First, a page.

A short, relatively easy trail loop in one of the most accessible areas of Los Angeles’ mountains. Quick access and very dog-friendly, although the crowds may leave you longing for something a bit further in the wilderness.
- Distance: 3 miles
– Elevation Gain: About 675 feet.
– Time: Just over an hour.
– Trail Condition: Excellent. Paved and unpaved fire road, and clearly marked footpaths. The trails are well-maintained and mostly unlittered, which
is surprising for the amount of traffic they get. There are a few steep sections on the western trail, so newcomers may want to stick to the central fire road or eastern trail.
– How to Get There: From the south, there are entrances on Fuller Avenue and
Vista Street, north of Franklin. Parking close to the Canyon entrance is all permitted residential, so you’ll have to add a small sidewalk trek to your distance. The Canyon’s north entrance is at Mullholland Drive and Runyon Canyon Road, just west of the 101.
- Map It
- Very close to urban Los Angeles and the Valley.
– Gently graded trails and fire roads – you don’t need hiking boots for this.
– Very dog-friendly, with many sections of the park where you don’t need to have your canine buddy on a leash.
- A few areas of historical significance, such as the ruins of the Outpost Sign, and several relics of homes and recreation grounds built by Frank Lloyd Wright and Lloyd Wright.
- On Flickr.
I make fun of Runyon Canyon. A lot.
Whenever I meet someone new, eventually (if the conversation is going well, that is) I will bring up the subject of hiking. More often than not, when I excitedly ask where they lace up their boots, the response is "oh, I love Runyon."
The voice in my head says, "oh, you mean the dog park off Hollywood Boulevard?" while the voice in my mouth encourages them to explore some hiking that’s not in view of Amoeba Records, knowing full well they probably never will.
I’m real fun to talk to, by the way.
But now that I live so close to the place, I decided I should probably check it out. I kind of feel bad making fun of the place without actually ever having been there. Not too bad, though. And definitely not bad at all when I was trying to find parking among the Hollywood Hills mini-mansions. Permit parking is lame.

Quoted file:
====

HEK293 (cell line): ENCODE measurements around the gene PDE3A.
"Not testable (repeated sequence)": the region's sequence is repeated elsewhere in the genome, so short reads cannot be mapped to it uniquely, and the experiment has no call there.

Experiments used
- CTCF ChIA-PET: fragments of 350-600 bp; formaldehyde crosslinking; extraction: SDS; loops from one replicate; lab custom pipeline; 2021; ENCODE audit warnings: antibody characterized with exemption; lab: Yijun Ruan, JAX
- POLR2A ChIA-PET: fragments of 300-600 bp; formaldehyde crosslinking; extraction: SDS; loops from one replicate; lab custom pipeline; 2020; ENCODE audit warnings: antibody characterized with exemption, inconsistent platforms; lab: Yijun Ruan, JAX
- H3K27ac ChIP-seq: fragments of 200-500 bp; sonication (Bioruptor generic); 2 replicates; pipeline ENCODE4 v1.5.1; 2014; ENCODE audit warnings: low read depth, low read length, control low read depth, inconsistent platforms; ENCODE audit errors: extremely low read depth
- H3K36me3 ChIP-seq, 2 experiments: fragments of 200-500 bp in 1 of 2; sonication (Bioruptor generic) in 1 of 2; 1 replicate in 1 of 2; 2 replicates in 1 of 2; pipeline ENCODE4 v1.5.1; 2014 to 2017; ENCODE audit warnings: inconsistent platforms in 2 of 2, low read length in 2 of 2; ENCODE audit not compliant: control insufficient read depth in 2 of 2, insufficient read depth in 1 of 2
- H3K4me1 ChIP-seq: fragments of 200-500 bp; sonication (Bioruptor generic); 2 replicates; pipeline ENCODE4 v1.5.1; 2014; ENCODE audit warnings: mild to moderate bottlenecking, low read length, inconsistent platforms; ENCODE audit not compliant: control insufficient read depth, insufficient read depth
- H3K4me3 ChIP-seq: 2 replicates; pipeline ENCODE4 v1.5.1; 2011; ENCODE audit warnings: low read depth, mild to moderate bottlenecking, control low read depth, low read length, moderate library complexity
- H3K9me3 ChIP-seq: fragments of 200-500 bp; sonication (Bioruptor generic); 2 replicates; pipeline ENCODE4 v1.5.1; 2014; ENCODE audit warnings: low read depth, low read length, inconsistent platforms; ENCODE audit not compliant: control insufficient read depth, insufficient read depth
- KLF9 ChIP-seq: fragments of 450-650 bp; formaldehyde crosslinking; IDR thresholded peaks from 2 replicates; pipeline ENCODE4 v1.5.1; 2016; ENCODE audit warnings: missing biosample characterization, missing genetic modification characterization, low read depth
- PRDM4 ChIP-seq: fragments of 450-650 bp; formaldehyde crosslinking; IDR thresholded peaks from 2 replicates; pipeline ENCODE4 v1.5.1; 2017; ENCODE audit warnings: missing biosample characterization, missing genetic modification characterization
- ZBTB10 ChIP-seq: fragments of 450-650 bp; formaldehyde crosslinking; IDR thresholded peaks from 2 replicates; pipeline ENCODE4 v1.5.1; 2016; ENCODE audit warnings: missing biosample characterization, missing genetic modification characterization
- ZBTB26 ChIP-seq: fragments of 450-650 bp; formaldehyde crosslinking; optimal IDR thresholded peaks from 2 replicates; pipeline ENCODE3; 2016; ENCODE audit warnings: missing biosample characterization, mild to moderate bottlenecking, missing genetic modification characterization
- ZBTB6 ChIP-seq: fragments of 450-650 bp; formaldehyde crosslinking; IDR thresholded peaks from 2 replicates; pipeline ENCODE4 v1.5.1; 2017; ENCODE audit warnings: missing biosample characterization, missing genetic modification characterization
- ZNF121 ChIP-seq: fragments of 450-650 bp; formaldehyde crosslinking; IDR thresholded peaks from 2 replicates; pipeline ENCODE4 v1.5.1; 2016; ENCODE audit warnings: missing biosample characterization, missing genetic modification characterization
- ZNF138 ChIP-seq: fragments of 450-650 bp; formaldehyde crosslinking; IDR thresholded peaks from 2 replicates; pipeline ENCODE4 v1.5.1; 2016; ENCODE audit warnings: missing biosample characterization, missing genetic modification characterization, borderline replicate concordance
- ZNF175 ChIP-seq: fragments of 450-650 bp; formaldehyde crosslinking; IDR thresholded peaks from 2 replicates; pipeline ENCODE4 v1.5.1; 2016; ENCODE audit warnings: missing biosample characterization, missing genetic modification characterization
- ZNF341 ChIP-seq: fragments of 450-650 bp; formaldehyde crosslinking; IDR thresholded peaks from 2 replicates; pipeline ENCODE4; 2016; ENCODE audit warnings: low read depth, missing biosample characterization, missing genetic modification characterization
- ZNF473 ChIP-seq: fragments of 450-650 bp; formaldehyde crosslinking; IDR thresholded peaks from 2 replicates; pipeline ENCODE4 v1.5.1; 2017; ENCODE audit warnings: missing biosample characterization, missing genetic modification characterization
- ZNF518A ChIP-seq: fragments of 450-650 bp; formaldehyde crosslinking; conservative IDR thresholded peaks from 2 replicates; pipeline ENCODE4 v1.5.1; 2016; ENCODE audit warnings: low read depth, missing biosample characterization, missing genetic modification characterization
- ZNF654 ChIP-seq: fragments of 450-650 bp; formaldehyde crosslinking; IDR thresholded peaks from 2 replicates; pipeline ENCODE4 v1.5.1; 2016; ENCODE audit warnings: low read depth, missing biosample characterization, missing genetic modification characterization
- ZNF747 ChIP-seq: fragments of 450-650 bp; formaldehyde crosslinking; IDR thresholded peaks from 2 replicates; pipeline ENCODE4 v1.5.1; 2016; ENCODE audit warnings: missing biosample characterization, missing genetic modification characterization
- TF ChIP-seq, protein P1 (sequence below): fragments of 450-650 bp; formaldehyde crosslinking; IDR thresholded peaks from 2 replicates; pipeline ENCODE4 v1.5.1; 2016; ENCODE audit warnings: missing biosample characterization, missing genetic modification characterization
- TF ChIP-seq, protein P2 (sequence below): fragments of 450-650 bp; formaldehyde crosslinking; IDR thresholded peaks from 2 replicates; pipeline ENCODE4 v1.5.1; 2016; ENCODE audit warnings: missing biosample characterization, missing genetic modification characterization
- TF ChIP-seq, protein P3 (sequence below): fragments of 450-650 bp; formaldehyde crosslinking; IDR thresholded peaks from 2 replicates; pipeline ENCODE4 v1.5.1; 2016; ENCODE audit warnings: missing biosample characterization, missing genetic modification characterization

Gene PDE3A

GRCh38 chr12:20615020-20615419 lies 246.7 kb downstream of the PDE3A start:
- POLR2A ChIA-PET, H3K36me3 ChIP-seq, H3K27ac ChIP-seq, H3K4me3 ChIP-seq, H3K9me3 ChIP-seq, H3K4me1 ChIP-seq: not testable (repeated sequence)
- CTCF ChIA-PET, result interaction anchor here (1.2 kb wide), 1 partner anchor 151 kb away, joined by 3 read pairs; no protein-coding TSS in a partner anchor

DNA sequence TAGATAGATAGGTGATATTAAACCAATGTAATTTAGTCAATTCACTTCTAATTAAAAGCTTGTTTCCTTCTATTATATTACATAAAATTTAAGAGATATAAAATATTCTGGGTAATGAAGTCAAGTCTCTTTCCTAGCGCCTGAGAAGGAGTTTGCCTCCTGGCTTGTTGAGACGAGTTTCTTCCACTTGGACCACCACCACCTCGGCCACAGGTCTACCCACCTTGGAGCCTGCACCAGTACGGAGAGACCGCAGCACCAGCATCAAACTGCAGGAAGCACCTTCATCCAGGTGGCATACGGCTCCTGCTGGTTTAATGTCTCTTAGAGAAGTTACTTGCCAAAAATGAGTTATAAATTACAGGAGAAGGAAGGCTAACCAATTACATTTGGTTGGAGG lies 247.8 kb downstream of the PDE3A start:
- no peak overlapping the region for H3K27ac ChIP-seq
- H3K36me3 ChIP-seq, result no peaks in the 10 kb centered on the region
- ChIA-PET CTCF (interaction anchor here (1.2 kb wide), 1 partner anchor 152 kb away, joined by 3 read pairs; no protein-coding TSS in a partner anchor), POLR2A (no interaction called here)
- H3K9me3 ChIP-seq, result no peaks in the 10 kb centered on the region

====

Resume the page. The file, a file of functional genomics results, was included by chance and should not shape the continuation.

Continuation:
After walking past the iron gates and inside the park proper, the crowd was almost exactly as I’d expected. Well-groomed dudes with tiny dogs and girls in stretch pants, chatting on their Blackberries. If you like your hikes peppered with cell phone conversations about script coverage and development deals, you are in for a treat and a half!
Having walked on pavement the entire way up the street, you’ll continue for a short distance inside the park. If you take the ascending road (a left in the fork), you’ll pass another, smaller gate. On your left hand side, there is a small dirt trail going through some of the brush and onto the hillside. You will notice few people using this path. That should encourage you to take it.
This path winds around the south face of the western hill, providing a decent viewpoint of the Los Angeles sprawl.
As it continues, the path does get a bit more rugged, and does have several sections of steep elevation gain. It’s definitely not the toughest stretch of trail I’ve ever done, but it was definitely more difficult than I was expecting. It does prevent the western trail from being just an outdoor track, and was a nice surprise for me.
This canyon is close for most Angelenos, but what you gain in convenience, you give up in hiking experience. While you’ll get some sun – and will technically be outside – you will never get the sense of remoteness or seclusion that you could get by spending just a bit more time getting to a different trailhead. Crowds and urbanized hikers aside, you are never once in a location where you can look around and not see overwhelming signs of civilization. Whether it’s paved fire roads, the sprawl of the city, or a portion of the hike where the trail literally comes up against the wall of a mansion.
Or the Hollywood Sign itself, with Actual Wilderness seen just tantalizingly behind it.
Once you get to the north end of the park, near Mullholland Drive, you can take a dirt fire road down the center of the Canyon, or hug a ridge on the eastern edge. The grade of the eastern hill is less challenging than its western counterpart, and the trail has a staircase built into the hill on the major ascent.
The eastern trail also and has a few nice scenic vista points with benches, if you’re in the mood for soaking up some sprawl views.
Me, I like my benches empty. And in the wilderness. But these’ll do in a pinch.
Wow, I guess it’s tough for me to not be critical of Runyon. But honestly, I’m glad it’s here. If, while strolling here, someone even has the glimmer of the idea to maybe check out more hiking trails in the area, then it’s done its job. And if not, then at least it keeps the joggers from overcrowding the rest of my San Gabriels.
*** For more information on Runyon Canyon, check out this site.
Latest posts by Casey Schreiner (see all)
- 7th Anniversary Gift – $100 Gift Certificate and 30% Off at Sierra Trading Post! - December 11, 2013
- Forest Service Fee Update for the Angeles National Forest - December 5, 2013
- UPDATE: Interior Secretary Jewell to Allow States to Pay to Operate National Parks - October 10, 2013